British singer of South Asian heritage Najma Akhtar, recorded a Shanachie Records CD of Burman's work, Forbidden Kiss: The Music of S.D. Burman, an album of covers of Burman compositions.

The Indian cricketer Sachin Tendulkar was named after the composer by Sachin's grandfather, who was an ardent fan of Burman.

The singer and mimicry artist Sudesh Bhonsle frequently parodies the nasal high-pitched voice and quixotic singing style of S. D. Burman.

Burman paired with tabla maestro late Brajen Biswas for his Bengali songs. The beats or "thekas" created by Brajen Babu for these songs are unique and no one in the world can sing these songs in the original "thekas". All the "thekas" are according to the mood of the songs. But recently, painter, sculptor and singer Ramita Bhaduri sang the tough songs of Burman such as "Ami chhinu aka", "Rangeela", "Aankhi Duti Jhare" etc. in the original "theka" on the taleem of Brajen Biswas. The CD from "Raga Music" (Symphony) was released at Kolkata Press Club. The CDs are available in M. Biswas & Symphony.

Burman had a unique style of composing film songs. While most of the composers used a harmonium or piano to compose the tune, he composed tunes using rhythm such as clapping hands. He was very fond of "Paan" which was specially made by his wife with a piece of dried orange peel and "kevda" flower (Odoratissimus flower) for flavour and taste. In addition, there were his chosen paanwalas (paan vendors) near Khar Station, his bungalow "The Jet" and Bharati Vidya Bhavan from where he could get paans to his liking. That was the reason that he would not share his paan with anyone as he will run short of his paans. He would carry only few extra paana which he would give as a reward to the one whom he appreciated for his work.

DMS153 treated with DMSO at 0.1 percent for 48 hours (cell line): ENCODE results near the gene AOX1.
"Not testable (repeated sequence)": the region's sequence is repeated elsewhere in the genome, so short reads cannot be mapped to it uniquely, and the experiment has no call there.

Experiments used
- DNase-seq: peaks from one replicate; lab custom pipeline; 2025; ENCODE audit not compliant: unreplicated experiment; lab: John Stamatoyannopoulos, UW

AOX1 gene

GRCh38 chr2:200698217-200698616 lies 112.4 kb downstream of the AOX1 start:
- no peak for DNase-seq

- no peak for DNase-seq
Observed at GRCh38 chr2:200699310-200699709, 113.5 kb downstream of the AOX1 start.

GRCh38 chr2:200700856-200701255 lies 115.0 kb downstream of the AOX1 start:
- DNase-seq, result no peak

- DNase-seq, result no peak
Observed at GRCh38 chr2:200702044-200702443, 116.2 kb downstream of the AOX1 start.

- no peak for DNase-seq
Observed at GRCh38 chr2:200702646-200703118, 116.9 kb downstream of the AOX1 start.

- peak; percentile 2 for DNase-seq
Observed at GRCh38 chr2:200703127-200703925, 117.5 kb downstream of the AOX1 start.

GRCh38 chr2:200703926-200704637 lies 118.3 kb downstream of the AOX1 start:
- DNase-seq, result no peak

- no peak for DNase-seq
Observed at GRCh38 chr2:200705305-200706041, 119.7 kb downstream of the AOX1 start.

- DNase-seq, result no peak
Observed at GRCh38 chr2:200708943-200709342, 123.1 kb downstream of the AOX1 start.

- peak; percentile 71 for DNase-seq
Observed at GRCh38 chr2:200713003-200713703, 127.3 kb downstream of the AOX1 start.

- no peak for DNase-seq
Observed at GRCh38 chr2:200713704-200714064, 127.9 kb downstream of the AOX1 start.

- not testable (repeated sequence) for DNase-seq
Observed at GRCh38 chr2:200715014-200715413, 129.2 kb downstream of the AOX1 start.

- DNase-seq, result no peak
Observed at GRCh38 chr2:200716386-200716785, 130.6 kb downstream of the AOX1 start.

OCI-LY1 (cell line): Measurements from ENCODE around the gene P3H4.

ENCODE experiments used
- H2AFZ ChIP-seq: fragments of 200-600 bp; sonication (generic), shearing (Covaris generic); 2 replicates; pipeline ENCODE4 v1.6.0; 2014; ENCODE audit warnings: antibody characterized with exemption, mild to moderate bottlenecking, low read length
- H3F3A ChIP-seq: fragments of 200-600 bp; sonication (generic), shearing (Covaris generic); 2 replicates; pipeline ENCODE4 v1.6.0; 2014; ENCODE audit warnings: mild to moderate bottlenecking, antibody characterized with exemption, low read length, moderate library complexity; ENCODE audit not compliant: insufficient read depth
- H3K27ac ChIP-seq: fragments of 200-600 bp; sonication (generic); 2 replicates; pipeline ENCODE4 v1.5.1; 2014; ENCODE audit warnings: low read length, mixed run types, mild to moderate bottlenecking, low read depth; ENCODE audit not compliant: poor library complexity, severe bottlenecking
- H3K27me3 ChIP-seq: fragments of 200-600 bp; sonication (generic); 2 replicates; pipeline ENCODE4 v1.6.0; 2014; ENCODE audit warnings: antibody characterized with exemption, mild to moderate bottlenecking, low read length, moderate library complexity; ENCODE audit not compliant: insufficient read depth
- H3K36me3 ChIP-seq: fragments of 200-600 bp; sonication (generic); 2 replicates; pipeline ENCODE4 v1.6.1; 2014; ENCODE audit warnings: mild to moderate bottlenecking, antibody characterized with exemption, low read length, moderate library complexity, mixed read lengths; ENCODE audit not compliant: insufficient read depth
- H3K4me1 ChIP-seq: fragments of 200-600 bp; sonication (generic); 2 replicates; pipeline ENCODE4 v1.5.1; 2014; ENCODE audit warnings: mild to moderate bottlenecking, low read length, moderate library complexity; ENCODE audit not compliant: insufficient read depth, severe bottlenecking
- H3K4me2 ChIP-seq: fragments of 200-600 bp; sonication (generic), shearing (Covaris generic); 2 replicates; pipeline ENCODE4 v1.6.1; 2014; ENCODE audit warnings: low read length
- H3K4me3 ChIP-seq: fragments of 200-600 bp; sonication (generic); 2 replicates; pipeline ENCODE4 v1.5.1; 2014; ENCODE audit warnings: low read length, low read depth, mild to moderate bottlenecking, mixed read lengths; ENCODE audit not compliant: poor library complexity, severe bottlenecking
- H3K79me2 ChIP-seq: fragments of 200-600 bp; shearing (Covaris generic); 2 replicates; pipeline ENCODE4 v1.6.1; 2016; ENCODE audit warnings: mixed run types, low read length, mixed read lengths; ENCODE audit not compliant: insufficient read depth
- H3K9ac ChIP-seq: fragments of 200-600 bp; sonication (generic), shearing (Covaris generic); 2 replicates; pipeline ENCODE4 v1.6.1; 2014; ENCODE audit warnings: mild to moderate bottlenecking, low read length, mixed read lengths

SD Burman's first biography in English is "Incomparable Sachin Dev Burman". Written by HQ Chowdhury. It was published by Toitoomber from Dhaka, Bangladesh.


Awards and recognitions


  1. "Sachin Dev Burman: Epitomising the East Bengali lilt". The Daily Star. 30 October 2009. Retrieved 29 May 2015.
  2. DelhiOctober 1, India Today Web Desk New; October 1, 2016UPDATED; Ist, 2018 10:49. "Remembering SD Burman: 10 lesser-known facts about Sachin Dev Burman". India Today. Retrieved 10 January 2019.
  3. Sarma, Ramya (2 September 2013). "The magic in the music". The Hindu. Retrieved 21 December 2015.
  4. Mathur, Megha (October 2015). "Give me Lata and a Harmonium, I'll make Music: S.D. Burman". The Quint. Retrieved 10 January 2019.
  5. Tripura Genealogy at Queensland Univ Archived 21 August 2011 at the Wayback Machine
  6. Bhattacharjee, Anirudha (2018). S.D.Burman: The Prince Musician. Chennai: Westland Publications. pp. 10–13. ISBN 9789387578180.
  7. Soul composer... The Times of India, 1 October 2006.
  8. HQ Chowdhury. Sachin Karta. sdburman.net
  9. S.D. Burman’s wife dead The Hindu, 17 October 2007.
  10. S.D. Burman's wife Meera dead 'Music India OnLine'. Archived 15 August 2009 at the Wayback Machine
  11. How Tripura lost an icon The Daily Telegraph, 24 February 2005.
  12. Sachin Karta by Pannalal Roy tripurainfo.com. Archived 18 November 2010 at the Wayback Machine
  13. Bondhu rangila re – a tribute to S D Burman theemusic magazine, 31 October 2002.
  14. The minimilistic melody of Sachin Dev Burman – Biography Rediff.com.
  15. SD Burman "filmreference.com".
  16. SD Burman Upperstall.com.
  17. Olivier Assayas (September 2004). "The Best Music in Film". Sight & Sound. Retrieved 26 April 2009.
  18. Music Direction Sangeet Natak Akademi Award Official listing. Archived 16 August 2007 at the Wayback Machine
  19. Bharatan, Raju. "The Aradhna Syndrome". Rediff. Retrieved 17 January 2017.
  20. Agartala palace is lit – Centenary celebrations The Hindu, 28 July 2006. Archived 22 June 2008 at the Wayback Machine
  21. Chowdhury, H.Q. (1 January 2011). Incomparable Sachin Dev Burman (First ed.). Dhaka, Bangladesh: Toitomboor. ISBN 978-9848869154.
  22. 2007 stamps Indian Postal Service Official website. Archived 31 January 2012 at the Wayback Machine
  23. Postage stamp brought out on Sachin Karta's birth anniversary Outlook, 1 October 2008.